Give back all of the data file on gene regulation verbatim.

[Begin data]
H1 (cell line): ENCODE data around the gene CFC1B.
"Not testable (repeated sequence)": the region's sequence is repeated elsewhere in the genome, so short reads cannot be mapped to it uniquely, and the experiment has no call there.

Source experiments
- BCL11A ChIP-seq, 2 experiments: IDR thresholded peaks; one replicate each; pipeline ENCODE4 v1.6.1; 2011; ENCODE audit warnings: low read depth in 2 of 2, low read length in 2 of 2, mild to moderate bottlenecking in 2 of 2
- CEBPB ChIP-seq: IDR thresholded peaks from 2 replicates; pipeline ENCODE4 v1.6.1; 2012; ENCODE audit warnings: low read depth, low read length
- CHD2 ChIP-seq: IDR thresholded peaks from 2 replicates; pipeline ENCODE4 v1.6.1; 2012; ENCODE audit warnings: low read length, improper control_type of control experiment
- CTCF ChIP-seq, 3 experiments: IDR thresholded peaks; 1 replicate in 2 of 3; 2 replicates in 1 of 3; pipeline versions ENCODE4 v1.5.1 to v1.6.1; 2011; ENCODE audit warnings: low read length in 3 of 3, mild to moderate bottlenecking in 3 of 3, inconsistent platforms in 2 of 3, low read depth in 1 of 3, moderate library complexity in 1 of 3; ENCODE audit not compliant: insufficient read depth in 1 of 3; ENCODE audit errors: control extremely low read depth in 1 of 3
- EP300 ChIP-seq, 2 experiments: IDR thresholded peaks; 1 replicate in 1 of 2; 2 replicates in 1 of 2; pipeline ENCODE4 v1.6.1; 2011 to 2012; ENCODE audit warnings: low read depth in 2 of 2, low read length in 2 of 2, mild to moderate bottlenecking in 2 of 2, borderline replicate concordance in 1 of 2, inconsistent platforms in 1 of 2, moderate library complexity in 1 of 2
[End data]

H1 (cell line): ENCODE data around the gene CFC1B.
"Not testable (repeated sequence)": the region's sequence is repeated elsewhere in the genome, so short reads cannot be mapped to it uniquely, and the experiment has no call there.

Source experiments
- BCL11A ChIP-seq, 2 experiments: IDR thresholded peaks; one replicate each; pipeline ENCODE4 v1.6.1; 2011; ENCODE audit warnings: low read depth in 2 of 2, low read length in 2 of 2, mild to moderate bottlenecking in 2 of 2
- CEBPB ChIP-seq: IDR thresholded peaks from 2 replicates; pipeline ENCODE4 v1.6.1; 2012; ENCODE audit warnings: low read depth, low read length
- CHD2 ChIP-seq: IDR thresholded peaks from 2 replicates; pipeline ENCODE4 v1.6.1; 2012; ENCODE audit warnings: low read length, improper control_type of control experiment
- CTCF ChIP-seq, 3 experiments: IDR thresholded peaks; 1 replicate in 2 of 3; 2 replicates in 1 of 3; pipeline versions ENCODE4 v1.5.1 to v1.6.1; 2011; ENCODE audit warnings: low read length in 3 of 3, mild to moderate bottlenecking in 3 of 3, inconsistent platforms in 2 of 3, low read depth in 1 of 3, moderate library complexity in 1 of 3; ENCODE audit not compliant: insufficient read depth in 1 of 3; ENCODE audit errors: control extremely low read depth in 1 of 3
- EP300 ChIP-seq, 2 experiments: IDR thresholded peaks; 1 replicate in 1 of 2; 2 replicates in 1 of 2; pipeline ENCODE4 v1.6.1; 2011 to 2012; ENCODE audit warnings: low read depth in 2 of 2, low read length in 2 of 2, mild to moderate bottlenecking in 2 of 2, borderline replicate concordance in 1 of 2, inconsistent platforms in 1 of 2, moderate library complexity in 1 of 2